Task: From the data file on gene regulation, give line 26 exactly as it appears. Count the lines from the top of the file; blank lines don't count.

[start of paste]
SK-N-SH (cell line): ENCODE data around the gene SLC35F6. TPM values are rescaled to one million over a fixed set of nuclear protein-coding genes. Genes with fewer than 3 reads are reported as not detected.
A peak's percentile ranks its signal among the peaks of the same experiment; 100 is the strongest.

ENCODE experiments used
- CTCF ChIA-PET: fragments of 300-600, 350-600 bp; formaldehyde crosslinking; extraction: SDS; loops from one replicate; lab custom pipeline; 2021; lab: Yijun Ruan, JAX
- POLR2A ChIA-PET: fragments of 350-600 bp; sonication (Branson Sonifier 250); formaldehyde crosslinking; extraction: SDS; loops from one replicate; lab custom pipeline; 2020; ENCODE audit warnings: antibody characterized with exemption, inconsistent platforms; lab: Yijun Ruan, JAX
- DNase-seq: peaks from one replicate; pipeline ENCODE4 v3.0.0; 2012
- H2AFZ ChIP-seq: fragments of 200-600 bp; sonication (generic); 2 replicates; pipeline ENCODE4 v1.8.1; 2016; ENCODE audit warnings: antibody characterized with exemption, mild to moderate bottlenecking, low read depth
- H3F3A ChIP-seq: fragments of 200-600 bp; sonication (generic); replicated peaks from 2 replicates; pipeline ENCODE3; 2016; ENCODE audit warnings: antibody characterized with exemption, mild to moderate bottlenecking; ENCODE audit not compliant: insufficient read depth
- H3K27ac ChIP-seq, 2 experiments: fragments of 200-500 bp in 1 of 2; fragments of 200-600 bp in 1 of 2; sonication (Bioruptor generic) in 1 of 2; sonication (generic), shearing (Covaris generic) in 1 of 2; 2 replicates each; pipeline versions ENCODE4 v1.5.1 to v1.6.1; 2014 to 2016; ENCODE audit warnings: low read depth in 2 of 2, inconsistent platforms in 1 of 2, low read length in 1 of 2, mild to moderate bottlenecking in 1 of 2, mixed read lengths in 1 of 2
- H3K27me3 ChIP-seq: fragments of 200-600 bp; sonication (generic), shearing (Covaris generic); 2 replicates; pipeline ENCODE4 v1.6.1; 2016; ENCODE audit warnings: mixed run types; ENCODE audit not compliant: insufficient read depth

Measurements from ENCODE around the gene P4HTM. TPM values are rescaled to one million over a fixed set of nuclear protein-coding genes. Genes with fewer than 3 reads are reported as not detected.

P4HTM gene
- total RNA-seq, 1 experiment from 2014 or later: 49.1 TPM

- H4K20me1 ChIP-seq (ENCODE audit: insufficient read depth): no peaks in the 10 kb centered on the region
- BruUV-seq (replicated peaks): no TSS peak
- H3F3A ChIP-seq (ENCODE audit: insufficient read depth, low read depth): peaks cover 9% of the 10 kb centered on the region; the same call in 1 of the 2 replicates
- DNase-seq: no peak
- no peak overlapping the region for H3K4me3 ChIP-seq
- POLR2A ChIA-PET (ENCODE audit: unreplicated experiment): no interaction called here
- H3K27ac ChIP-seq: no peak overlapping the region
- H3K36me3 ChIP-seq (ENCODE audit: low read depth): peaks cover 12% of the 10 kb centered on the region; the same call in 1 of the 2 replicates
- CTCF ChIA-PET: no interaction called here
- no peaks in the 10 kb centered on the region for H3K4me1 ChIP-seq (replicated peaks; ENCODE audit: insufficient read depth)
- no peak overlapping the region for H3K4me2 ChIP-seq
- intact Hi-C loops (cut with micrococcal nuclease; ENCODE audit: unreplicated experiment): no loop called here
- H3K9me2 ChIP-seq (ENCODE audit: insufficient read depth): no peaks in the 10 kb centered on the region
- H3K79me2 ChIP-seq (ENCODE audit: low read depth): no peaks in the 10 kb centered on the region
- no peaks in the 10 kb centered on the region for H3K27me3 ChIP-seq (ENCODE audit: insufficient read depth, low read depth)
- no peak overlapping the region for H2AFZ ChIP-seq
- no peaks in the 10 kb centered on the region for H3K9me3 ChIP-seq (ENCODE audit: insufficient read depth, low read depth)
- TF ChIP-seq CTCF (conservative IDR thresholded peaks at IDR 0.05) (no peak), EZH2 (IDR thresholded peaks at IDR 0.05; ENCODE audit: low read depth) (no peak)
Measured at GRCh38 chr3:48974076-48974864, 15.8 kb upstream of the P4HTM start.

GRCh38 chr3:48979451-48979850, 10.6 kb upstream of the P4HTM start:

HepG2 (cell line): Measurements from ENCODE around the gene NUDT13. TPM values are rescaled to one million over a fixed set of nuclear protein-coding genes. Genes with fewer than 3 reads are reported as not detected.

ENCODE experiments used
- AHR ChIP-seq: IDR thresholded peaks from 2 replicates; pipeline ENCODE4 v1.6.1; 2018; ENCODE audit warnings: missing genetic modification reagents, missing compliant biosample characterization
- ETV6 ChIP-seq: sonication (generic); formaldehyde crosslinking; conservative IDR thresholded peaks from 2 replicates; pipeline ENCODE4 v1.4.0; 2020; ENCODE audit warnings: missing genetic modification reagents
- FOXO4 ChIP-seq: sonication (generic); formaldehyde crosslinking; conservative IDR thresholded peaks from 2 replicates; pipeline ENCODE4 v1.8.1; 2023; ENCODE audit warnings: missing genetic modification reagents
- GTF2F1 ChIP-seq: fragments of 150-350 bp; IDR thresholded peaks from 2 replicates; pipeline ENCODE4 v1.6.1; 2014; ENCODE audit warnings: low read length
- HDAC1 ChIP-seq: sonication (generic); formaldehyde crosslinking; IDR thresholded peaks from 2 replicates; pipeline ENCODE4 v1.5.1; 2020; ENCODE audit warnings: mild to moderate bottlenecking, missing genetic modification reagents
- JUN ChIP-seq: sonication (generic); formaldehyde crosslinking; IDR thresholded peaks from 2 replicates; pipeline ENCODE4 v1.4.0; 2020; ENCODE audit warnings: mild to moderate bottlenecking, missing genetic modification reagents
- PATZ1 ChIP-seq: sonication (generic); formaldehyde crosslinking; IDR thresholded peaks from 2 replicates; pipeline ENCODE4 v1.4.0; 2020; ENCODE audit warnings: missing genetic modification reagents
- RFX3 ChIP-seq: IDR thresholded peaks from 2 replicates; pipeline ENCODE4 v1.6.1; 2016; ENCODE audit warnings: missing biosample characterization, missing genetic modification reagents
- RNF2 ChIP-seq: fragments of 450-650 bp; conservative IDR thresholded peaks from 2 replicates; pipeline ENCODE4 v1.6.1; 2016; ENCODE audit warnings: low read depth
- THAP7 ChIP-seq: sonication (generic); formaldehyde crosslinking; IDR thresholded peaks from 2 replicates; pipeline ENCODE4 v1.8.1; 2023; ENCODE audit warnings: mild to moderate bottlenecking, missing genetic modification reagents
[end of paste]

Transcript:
- H3K9me2 ChIP-seq (ENCODE audit: insufficient read depth): no peaks in the 10 kb centered on the region